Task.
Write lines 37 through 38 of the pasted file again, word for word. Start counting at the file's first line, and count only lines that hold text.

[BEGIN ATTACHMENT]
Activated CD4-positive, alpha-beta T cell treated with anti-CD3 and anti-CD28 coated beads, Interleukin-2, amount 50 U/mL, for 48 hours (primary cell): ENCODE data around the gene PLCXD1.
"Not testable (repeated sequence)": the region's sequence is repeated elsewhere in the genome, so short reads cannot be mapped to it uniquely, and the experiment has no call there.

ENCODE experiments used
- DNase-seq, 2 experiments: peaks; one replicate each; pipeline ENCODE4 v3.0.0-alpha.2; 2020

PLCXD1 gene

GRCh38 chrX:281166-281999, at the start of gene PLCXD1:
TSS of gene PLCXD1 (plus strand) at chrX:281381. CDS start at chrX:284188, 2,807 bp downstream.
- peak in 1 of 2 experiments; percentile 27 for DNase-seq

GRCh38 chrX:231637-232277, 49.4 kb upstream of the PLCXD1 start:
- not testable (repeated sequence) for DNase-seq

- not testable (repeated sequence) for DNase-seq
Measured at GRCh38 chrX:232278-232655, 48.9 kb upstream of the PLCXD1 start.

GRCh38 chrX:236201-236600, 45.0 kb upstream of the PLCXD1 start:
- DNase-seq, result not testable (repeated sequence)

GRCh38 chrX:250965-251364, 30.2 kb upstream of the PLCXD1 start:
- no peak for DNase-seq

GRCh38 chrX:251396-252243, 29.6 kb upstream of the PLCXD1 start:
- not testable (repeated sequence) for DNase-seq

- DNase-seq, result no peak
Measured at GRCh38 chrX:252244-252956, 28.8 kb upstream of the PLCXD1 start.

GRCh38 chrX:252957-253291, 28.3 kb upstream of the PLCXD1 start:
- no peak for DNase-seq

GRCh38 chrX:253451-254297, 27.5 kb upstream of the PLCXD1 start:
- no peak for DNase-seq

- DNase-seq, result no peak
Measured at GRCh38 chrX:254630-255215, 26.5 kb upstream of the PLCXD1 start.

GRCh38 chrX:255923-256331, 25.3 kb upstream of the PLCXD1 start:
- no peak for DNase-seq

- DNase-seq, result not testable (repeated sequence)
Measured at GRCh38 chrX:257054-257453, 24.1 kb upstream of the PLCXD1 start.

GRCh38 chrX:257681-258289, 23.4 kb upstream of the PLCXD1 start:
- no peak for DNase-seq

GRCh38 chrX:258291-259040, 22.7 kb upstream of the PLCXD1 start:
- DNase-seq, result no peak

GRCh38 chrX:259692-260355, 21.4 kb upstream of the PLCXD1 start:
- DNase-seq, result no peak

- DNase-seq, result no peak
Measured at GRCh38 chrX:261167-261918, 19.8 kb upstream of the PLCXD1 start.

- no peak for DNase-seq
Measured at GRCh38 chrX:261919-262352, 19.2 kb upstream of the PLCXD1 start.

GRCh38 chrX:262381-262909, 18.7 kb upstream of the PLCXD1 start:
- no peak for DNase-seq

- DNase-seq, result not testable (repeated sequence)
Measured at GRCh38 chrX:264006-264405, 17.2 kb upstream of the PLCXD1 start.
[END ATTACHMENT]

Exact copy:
- DNase-seq, result no peak
Measured at GRCh38 chrX:261167-261918, 19.8 kb upstream of the PLCXD1 start.